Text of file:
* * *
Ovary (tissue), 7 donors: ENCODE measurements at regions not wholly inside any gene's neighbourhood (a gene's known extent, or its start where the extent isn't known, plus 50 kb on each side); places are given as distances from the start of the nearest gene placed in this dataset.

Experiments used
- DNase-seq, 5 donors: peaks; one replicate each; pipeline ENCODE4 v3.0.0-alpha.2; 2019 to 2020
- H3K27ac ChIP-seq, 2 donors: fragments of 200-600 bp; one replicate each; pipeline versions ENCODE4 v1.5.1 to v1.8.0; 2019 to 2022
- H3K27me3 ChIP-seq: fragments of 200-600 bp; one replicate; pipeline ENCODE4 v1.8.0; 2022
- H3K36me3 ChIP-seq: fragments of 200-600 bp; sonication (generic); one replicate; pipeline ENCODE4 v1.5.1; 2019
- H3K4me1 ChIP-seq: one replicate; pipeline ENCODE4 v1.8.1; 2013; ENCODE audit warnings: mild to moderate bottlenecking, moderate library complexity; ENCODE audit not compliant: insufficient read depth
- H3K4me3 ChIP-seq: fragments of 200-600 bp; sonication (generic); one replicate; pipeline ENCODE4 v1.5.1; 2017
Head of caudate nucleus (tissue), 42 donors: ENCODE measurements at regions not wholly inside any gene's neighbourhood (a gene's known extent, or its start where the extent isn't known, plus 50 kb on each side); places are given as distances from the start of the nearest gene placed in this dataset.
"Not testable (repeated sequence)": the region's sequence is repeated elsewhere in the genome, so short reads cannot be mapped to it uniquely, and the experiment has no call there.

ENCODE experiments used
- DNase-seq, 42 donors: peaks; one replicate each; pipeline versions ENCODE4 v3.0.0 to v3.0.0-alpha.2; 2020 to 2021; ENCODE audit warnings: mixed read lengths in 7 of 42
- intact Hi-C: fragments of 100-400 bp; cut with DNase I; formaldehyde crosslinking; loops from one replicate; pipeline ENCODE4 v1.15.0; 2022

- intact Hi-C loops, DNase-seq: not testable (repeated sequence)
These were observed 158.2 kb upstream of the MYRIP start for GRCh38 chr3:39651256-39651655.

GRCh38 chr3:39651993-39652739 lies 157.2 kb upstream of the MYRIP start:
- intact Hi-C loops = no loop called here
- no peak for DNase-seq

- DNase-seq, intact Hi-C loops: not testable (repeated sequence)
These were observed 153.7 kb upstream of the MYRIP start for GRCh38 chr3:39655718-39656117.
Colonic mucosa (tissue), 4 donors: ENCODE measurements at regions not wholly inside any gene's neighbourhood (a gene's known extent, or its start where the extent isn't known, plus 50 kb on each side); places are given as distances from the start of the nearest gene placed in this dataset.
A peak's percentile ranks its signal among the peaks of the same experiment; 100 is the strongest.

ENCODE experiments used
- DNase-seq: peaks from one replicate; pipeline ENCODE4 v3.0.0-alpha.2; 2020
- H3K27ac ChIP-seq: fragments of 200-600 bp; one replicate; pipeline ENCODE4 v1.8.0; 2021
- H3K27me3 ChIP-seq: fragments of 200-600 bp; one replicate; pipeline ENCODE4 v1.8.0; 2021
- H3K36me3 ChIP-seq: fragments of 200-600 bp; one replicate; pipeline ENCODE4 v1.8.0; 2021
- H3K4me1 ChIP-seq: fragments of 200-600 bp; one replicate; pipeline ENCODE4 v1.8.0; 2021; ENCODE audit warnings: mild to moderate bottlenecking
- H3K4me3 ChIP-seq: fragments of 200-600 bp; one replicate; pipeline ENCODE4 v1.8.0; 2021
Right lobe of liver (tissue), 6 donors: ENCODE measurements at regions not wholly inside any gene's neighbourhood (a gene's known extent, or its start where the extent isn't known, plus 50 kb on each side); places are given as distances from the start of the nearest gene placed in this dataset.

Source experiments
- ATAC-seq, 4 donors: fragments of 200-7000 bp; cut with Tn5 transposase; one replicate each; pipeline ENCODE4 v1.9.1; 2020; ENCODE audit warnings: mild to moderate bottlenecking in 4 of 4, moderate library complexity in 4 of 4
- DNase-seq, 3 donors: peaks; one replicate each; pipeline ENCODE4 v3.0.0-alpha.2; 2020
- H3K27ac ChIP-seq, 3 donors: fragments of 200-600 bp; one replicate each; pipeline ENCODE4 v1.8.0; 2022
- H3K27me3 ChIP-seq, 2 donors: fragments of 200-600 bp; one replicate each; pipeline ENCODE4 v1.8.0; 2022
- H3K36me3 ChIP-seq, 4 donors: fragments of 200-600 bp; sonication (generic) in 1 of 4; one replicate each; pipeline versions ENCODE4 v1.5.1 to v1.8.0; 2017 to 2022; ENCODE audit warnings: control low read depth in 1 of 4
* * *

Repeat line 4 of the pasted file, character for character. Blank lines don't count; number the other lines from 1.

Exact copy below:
- H3K27ac ChIP-seq, 2 donors: fragments of 200-600 bp; one replicate each; pipeline versions ENCODE4 v1.5.1 to v1.8.0; 2019 to 2022